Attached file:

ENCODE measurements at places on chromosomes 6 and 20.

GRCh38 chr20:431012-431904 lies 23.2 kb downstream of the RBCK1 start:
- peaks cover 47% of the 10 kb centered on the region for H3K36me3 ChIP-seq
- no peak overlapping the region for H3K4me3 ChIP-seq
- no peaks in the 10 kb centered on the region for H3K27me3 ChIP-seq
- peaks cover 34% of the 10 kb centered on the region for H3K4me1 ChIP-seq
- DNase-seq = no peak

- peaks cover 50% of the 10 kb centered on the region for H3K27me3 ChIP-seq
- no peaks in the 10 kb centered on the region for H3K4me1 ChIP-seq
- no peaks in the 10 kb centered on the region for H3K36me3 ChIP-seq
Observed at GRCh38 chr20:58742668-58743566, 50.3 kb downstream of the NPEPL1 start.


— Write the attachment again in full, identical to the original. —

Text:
ENCODE measurements at places on chromosomes 6 and 20.

GRCh38 chr20:431012-431904 lies 23.2 kb downstream of the RBCK1 start:
- peaks cover 47% of the 10 kb centered on the region for H3K36me3 ChIP-seq
- no peak overlapping the region for H3K4me3 ChIP-seq
- no peaks in the 10 kb centered on the region for H3K27me3 ChIP-seq
- peaks cover 34% of the 10 kb centered on the region for H3K4me1 ChIP-seq
- DNase-seq = no peak

- peaks cover 50% of the 10 kb centered on the region for H3K27me3 ChIP-seq
- no peaks in the 10 kb centered on the region for H3K4me1 ChIP-seq
- no peaks in the 10 kb centered on the region for H3K36me3 ChIP-seq
Observed at GRCh38 chr20:58742668-58743566, 50.3 kb downstream of the NPEPL1 start.